Jeff Taylor (WIU): Fighting Bob vs. Silent Cal: The Conservative Tradition from La Follette to Taft and Beyond. The textured life: A look at what we can still learn from the '70s. Nature v nurture? The question has fuelled some of history's fiercest scientific and political feuds — now we have an answer. Can a click replace a glance? Newspapers offered a serendipitous reading experience that online formats haven't managed to replicate. A review of Beyond the Fields: Cesar Chavez, the UFW, and the Struggle for Justice in the 21st Century by Randy Shaw. Dan Willingham, author of Why Don’t Students Like School? A Cognitive Scientist Answers Questions About How the Mind Works and What It Means for Your Classroom, on how teachers can get more respect (and part 2). An interview with Carrie Tucker, author of I Love Geeks: The Official Handbook. The introduction to Whose Culture? The Promise of Museums and the Debate over Antiquities. That the rise in state sovereignty challenges has been mostly ignored by the national news media isn’t surprising. Matthew Ladd reviews In the United States of Africa by Abdourahman A. Waberi. Sitting Vainly: Nothing gets your self-absorption flowing quite like sitting for a portrait. The financial picture for zoos isn't a good one — would that the WPA was still around.


From The Claremont Review of Books, a review of The Warping of Government Work by John D. Donahue and A Government Ill Executed: The Decline of the Federal Service and How to Reverse It by Paul C. Light; four leading thinkers explain the current economic situation; and Hadley Arkes on civil rights and the conservative soul (and a response by William Voegeli). From 24/7 Wall Street, a look at why the sun is setting on Business Week, Forbes, and Fortune. A review of Sowing Crisis: The Cold War and American Dominance in the Middle East by Rashid Khalidi. Noah Eli Gordon reviews The Sound Mirror by Andrew Joron. A review of As They See 'Em: A Fan's Travels in the Land of Umpires by Bruce Weber. Should we “chemically castrate” sex offenders? Victims’ rights groups, Governor Bobby Jindal — and even some sex offenders themselves — say yes. Peter Augustine Lawler on irresponsible professors and lonely students. Odd Prize: An article on judging a book by its title. Dinesh D'Souza on why Peter Singer makes the New Atheists nervous. Rachel Morris on how Obama can reverse justice’s long slow slide to the right. Rebels without a cause: Liberal over-reaction makes it harder to have a rational debate about the database state. Dating Games: To play or not to play — and who makes the rules, anyway?


From Boston Review, a forum on immigration: Joseph Carens on the case for amnesty (and responses by Rainer Baubock, Jean Bethke Elshtain, Rogers Smith, Carol Swain, and many more). From Slate, Fred Kaplan on indispensable movies for understanding war and diplomacy; and William Salatan on inequality, racism, and framing. No natives allowed: Over the last century, the conservation movement has created some beautiful parks — and millions of refugees. Is modern conservation linked with ethnic cleansing? An excerpt from Conservation Refugees: The Hundred-Year Conflict between Global Conservation and Native Peoples by Mark Dowie. Is sperm like any other commodity? Banked, bought, sold, stolen — now, accountable to product liability laws. The female advantage: A new reason for businesses to promote women — it's more profitable. Sure, Cheney and friends could be prosecuted for torture-related offenses, but could they be convicted? Jeffrey Rosen investigates. On what would have been Vladimir Nabokov's 110th birthday, TNR compiles a selection of his literary reviews, as well as many classic reviews of Nabokov's own work from the archives. Don't just close Gitmo — give it back to Cuba. From Christianity Today, an interview with Joe the Plumber. All work, no pay: Should the first lady get a salary?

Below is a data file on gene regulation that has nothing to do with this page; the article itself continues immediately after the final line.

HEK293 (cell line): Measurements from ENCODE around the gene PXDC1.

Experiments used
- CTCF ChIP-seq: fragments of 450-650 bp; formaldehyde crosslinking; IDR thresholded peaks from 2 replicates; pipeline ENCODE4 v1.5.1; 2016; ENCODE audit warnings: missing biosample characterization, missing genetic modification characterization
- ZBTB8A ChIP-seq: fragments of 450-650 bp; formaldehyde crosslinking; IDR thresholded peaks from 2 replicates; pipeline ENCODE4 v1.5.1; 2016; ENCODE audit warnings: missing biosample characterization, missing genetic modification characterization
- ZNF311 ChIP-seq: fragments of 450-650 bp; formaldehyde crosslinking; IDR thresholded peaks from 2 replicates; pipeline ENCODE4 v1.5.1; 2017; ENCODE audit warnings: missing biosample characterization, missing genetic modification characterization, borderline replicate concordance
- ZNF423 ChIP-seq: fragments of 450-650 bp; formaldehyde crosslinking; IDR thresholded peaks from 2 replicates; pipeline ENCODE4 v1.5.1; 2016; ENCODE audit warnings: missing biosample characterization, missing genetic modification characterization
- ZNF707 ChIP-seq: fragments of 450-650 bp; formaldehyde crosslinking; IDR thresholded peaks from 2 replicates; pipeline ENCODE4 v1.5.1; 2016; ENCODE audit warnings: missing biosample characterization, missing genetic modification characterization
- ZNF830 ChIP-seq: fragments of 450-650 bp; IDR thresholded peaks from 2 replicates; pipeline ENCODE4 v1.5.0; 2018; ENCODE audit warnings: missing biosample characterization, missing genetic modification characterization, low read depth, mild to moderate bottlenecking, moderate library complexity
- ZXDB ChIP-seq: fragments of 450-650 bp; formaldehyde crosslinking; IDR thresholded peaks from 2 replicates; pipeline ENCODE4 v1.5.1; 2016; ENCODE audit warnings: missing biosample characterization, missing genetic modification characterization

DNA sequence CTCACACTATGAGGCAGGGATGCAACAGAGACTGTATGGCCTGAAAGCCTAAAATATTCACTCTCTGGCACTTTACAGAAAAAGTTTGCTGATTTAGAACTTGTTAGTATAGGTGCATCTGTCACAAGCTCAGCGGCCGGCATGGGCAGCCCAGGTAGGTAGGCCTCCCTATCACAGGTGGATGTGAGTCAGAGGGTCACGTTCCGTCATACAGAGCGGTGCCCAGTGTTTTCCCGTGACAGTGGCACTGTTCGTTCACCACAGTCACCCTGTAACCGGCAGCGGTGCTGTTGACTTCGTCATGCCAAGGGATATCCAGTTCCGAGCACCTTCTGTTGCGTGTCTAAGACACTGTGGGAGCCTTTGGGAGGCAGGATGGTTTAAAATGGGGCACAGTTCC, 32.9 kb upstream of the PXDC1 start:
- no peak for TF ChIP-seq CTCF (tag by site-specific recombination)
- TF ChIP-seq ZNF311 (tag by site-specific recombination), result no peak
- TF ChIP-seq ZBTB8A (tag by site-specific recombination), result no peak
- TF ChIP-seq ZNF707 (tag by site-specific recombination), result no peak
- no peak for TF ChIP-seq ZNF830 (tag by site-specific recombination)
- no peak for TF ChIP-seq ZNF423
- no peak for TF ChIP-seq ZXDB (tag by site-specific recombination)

From the American Journal of Economics and Sociology, Edward Demenchonok (FVSU) and Richard Peterson (MSU): Globalization and Violence: The Challenge to Ethics; John Sanbonmatsu (WPI): The Holocaust Sublime: Singularity, Representation, and the Violence of Everyday Life; Steven V. Hicks (Queens): The Project of Reconciliation and the Road to Redemption: Hegel's Social Philosophy and Nietzsche's Critique; and Leonidas Bargeliotes (Athens): Relevant Hellenic Factors Favoring Effective Dialogue and Peaceful Coexistence. Is nonfiction literature? That was the provocative question that Philip Gourevitch, Colum McCann, and Norbert Gstrein addressed at the PEN World Voices Festival. From Wired, a look at how culture may be encoded in DNA; mission impossible: An article on the code even the CIA can't crack; and warp speed, maybe: An interview with Marc Millis and Eric Davis, editors of Frontiers of Propulsion Science. How to save media: Newspapers and magazines won't vanish, but they must change. The Washington Post asks former officials, legal scholars and others how President Obama should handle his first Supreme Court nomination. Everyday philosophy: Nigel Warburton on putting self-denial on trial. Beyond belief: Research on religion goes after a new target — the secular.

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